21 Million People Were Victims Of Forced Labor in 2012 Alone

The death toll from last week's collapse of a Bangladeshi garment factory continues to climb, with more than 600 people killed according to most recent reports. A harsh spotlight has been shone on the frequently appalling conditions in which millions work, either willingly or unwillingly.

According to the International Labor Organization, 21 million people were victims of forced labor in 2012 alone, and there are currently more than 200 million child laborers across the world. The clothes on our back, the gold and gems around our necks and fingers, the electronic devices in our hands — all are likely the work of one or many forced and/or child laborers.

In a widely lauded move, the U.S. Department of Labor (DOL) recently published a free online resource for multinational corporations to reduce forced and/or child labor. With its "eight steps to an effective social compliance system," the DOL's "Toolkit for Responsible Businesses" provides suggestions for more ethically sound business practices.

Not surprisingly, the DOL toolkit is based on the premise that foreign investment is an incontrovertible boon for developing countries. Business leaders are encouraged to pat themselves on the collective back, as if the act of foreign investment was not a calculated financial decision but an act of selfless altruism.

As the toolkit says, "through investment and job creation, you are already contributing to economic growth and better livelihoods for workers in the countries where you source." In the light of the Bangladesh collapse, can the heads of Primark or Benetton, whose clothes were made at the death-trap factory, agree with this statement?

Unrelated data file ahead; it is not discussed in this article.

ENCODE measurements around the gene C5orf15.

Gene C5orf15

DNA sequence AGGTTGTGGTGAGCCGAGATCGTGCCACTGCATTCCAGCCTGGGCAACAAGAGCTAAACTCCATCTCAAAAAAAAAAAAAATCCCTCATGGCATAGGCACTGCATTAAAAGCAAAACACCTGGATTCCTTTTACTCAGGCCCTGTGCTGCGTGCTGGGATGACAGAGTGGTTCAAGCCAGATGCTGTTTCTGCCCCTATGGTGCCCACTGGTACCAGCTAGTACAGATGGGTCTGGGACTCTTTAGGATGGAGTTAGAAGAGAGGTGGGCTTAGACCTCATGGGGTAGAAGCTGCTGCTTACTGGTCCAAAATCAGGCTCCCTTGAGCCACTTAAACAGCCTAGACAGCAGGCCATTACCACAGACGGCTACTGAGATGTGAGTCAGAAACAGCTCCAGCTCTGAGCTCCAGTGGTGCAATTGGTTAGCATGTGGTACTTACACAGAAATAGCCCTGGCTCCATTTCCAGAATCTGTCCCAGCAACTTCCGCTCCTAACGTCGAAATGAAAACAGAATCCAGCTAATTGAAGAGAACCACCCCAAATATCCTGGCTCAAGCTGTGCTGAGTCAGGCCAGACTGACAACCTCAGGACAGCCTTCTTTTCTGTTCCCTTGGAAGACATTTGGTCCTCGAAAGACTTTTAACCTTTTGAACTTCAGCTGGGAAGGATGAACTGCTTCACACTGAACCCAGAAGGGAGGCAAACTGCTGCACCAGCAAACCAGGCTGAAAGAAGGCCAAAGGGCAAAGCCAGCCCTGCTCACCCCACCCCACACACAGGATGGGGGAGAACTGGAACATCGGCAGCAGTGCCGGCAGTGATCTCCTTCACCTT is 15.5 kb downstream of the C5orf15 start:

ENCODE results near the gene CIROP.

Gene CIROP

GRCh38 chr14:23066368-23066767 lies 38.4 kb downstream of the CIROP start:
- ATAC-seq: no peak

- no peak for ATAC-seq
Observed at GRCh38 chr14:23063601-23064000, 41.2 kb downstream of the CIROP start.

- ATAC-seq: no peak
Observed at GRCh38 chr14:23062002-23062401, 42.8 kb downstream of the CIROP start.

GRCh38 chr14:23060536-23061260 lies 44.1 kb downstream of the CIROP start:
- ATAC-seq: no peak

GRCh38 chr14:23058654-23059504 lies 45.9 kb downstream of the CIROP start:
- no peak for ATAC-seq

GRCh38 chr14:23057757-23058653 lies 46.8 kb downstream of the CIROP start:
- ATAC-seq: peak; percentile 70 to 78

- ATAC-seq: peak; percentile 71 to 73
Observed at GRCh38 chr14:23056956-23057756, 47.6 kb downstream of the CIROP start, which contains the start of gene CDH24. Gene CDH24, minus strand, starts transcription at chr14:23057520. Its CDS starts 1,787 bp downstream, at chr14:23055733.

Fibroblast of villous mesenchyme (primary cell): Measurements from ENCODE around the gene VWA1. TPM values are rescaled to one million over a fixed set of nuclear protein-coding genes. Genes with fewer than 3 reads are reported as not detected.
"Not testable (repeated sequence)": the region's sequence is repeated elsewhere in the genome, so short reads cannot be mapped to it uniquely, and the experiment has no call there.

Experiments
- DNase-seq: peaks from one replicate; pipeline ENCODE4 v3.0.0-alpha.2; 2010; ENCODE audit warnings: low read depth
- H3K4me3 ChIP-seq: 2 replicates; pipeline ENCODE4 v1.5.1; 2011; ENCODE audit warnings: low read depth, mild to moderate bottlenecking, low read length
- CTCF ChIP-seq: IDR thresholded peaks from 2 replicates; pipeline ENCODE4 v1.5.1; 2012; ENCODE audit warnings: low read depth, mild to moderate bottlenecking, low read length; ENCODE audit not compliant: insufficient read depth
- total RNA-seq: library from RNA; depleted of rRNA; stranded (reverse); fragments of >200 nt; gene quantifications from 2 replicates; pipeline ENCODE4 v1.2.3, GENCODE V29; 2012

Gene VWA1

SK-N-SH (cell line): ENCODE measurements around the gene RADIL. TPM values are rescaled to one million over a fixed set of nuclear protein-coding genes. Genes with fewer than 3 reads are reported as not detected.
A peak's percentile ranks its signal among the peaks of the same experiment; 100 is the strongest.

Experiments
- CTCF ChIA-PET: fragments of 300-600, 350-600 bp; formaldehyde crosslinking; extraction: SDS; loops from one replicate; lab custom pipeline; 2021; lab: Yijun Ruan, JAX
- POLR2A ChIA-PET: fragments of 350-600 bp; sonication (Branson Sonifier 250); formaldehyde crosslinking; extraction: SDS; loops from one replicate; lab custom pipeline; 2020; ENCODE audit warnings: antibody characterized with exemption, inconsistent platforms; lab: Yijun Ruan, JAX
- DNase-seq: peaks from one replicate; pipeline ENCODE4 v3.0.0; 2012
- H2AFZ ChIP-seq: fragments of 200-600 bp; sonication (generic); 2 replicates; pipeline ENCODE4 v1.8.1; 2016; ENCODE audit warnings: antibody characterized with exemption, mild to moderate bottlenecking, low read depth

Similarly, the toolkit includes some feel-good examples of American multinationals' successes in corporate social responsibility programs. But there is no discussion of the horror stories, the cautionary tales, about why this toolkit is necessary in the first place. For example, a section about how the Shell Corporation effectively destroyed the ecosystem of the Niger Delta while being complicit in government human rights abuses might be relevant. Even an historical lesson on the Triangle Shirtwaist Factory Fire in our own country might not go amiss.

The DOL toolkit also tiptoes around any issues of social justice. The "What are the Root Causes of Child Labor and Forced Labor?" section describes conditions of profound structural violence in a wholly passive voice. There is no reference or even allusion to how the investment of multinational companies and U.S. foreign policy itself often bolsters or directly contributes to authoritarian regimes, government corruption, gender inequality, and environmental degradation.

Moreover, the toolkit's advice can sometimes seem willingly naïve, given the politically repressive contexts of many countries. The toolkit's subsequent section, "Addressing the Root Causes of Child Labor and Forced Labor" offers ideas including "building government capacity" and "supporting labor unions." The latter is the closest that the toolkit comes to making a political statement, as it supports the development of civil society and freedom of expression, including of opposing views.

One must ask, thought: how does this recommendation square with the flow of aid from the U.S. to governments that squash free speech and muzzle opposition groups, such as (but not limited to) Bahrain, Egypt, Ethiopia, Rwanda, and Uganda? How can the U.S. federal government advocate private investment in local civil society creation, while simultaneously supporting the repressive governments that render civil society organizations obsolete or impotent?

In one section, the DOL toolkit declares, "the responsibility for protecting human rights rests with governments, both individually and working collectively in the international system." In this spirit, the U.S. needs to rethink its streams of aid to repressive regimes that violate human rights. With ethical foreign aid distribution, the U.S. government can then apply meaningful pressure on multinational corporations to end forced and child labor.

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Amy Auguston

Public Information Officer at the United Nations World Food Programme. Follow @redheadfeminist

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